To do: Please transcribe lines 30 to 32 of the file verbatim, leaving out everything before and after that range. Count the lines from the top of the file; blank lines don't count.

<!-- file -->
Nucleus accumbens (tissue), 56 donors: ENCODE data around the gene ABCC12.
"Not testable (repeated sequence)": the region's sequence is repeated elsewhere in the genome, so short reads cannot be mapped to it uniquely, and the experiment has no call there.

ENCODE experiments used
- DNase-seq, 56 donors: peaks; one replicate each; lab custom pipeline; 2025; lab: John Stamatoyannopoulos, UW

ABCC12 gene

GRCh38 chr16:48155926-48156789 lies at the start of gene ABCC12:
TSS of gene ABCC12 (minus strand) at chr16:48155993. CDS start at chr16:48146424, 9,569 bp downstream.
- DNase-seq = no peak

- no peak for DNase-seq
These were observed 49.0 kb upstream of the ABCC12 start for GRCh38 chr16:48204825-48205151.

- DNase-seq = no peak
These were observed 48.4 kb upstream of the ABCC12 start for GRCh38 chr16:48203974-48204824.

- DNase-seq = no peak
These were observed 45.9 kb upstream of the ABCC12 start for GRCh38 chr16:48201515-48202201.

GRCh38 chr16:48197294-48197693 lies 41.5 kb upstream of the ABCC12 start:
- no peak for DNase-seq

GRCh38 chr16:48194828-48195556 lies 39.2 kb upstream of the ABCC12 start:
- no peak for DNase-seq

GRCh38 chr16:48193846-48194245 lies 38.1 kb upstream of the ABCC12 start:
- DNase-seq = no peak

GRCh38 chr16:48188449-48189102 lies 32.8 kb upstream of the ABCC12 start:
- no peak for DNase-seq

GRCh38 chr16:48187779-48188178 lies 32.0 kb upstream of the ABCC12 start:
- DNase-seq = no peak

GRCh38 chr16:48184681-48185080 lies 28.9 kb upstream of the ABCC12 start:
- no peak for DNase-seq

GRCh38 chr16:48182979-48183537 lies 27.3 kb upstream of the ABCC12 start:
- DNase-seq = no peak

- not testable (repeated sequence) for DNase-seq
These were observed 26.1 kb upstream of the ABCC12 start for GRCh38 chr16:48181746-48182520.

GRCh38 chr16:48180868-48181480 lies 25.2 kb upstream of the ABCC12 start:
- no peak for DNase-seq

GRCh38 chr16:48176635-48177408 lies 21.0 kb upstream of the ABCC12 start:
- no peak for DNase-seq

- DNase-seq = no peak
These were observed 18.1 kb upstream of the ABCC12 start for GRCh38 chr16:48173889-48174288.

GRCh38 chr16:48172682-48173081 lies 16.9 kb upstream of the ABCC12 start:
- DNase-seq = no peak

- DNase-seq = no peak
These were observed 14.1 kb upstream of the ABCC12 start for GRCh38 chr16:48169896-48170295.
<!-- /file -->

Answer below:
These were observed 26.1 kb upstream of the ABCC12 start for GRCh38 chr16:48181746-48182520.

GRCh38 chr16:48180868-48181480 lies 25.2 kb upstream of the ABCC12 start:
- no peak for DNase-seq